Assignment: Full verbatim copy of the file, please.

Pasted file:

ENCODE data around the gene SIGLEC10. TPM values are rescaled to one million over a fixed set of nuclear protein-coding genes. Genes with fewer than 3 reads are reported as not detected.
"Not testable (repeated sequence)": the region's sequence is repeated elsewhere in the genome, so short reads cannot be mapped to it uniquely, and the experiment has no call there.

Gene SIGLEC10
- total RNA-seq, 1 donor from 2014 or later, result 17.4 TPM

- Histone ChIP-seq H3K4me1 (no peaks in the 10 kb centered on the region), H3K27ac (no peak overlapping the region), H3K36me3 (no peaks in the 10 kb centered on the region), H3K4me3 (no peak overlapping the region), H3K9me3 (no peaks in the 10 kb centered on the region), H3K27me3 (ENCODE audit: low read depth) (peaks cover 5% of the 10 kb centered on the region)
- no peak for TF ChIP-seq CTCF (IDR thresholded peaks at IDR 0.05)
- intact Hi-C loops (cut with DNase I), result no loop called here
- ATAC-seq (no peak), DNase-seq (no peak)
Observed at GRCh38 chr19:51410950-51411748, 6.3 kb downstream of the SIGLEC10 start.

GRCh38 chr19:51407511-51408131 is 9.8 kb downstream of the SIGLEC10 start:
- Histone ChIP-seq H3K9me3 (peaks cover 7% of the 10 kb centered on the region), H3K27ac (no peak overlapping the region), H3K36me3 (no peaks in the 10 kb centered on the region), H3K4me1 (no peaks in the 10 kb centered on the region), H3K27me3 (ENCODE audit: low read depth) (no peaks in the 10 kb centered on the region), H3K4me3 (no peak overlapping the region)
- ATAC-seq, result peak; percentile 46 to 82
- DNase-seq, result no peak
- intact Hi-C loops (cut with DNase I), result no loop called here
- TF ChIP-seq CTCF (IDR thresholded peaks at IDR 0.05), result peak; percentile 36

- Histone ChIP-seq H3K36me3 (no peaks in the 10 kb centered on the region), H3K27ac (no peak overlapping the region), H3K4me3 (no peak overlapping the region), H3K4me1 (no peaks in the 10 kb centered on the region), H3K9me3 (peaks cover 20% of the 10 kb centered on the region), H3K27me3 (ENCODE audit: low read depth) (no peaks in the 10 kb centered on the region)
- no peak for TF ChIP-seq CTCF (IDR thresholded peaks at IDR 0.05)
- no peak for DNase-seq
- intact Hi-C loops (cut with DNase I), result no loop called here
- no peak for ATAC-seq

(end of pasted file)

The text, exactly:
ENCODE data around the gene SIGLEC10. TPM values are rescaled to one million over a fixed set of nuclear protein-coding genes. Genes with fewer than 3 reads are reported as not detected.
"Not testable (repeated sequence)": the region's sequence is repeated elsewhere in the genome, so short reads cannot be mapped to it uniquely, and the experiment has no call there.

Gene SIGLEC10
- total RNA-seq, 1 donor from 2014 or later, result 17.4 TPM

- Histone ChIP-seq H3K4me1 (no peaks in the 10 kb centered on the region), H3K27ac (no peak overlapping the region), H3K36me3 (no peaks in the 10 kb centered on the region), H3K4me3 (no peak overlapping the region), H3K9me3 (no peaks in the 10 kb centered on the region), H3K27me3 (ENCODE audit: low read depth) (peaks cover 5% of the 10 kb centered on the region)
- no peak for TF ChIP-seq CTCF (IDR thresholded peaks at IDR 0.05)
- intact Hi-C loops (cut with DNase I), result no loop called here
- ATAC-seq (no peak), DNase-seq (no peak)
Observed at GRCh38 chr19:51410950-51411748, 6.3 kb downstream of the SIGLEC10 start.

GRCh38 chr19:51407511-51408131 is 9.8 kb downstream of the SIGLEC10 start:
- Histone ChIP-seq H3K9me3 (peaks cover 7% of the 10 kb centered on the region), H3K27ac (no peak overlapping the region), H3K36me3 (no peaks in the 10 kb centered on the region), H3K4me1 (no peaks in the 10 kb centered on the region), H3K27me3 (ENCODE audit: low read depth) (no peaks in the 10 kb centered on the region), H3K4me3 (no peak overlapping the region)
- ATAC-seq, result peak; percentile 46 to 82
- DNase-seq, result no peak
- intact Hi-C loops (cut with DNase I), result no loop called here
- TF ChIP-seq CTCF (IDR thresholded peaks at IDR 0.05), result peak; percentile 36

- Histone ChIP-seq H3K36me3 (no peaks in the 10 kb centered on the region), H3K27ac (no peak overlapping the region), H3K4me3 (no peak overlapping the region), H3K4me1 (no peaks in the 10 kb centered on the region), H3K9me3 (peaks cover 20% of the 10 kb centered on the region), H3K27me3 (ENCODE audit: low read depth) (no peaks in the 10 kb centered on the region)
- no peak for TF ChIP-seq CTCF (IDR thresholded peaks at IDR 0.05)
- no peak for DNase-seq
- intact Hi-C loops (cut with DNase I), result no loop called here
- no peak for ATAC-seq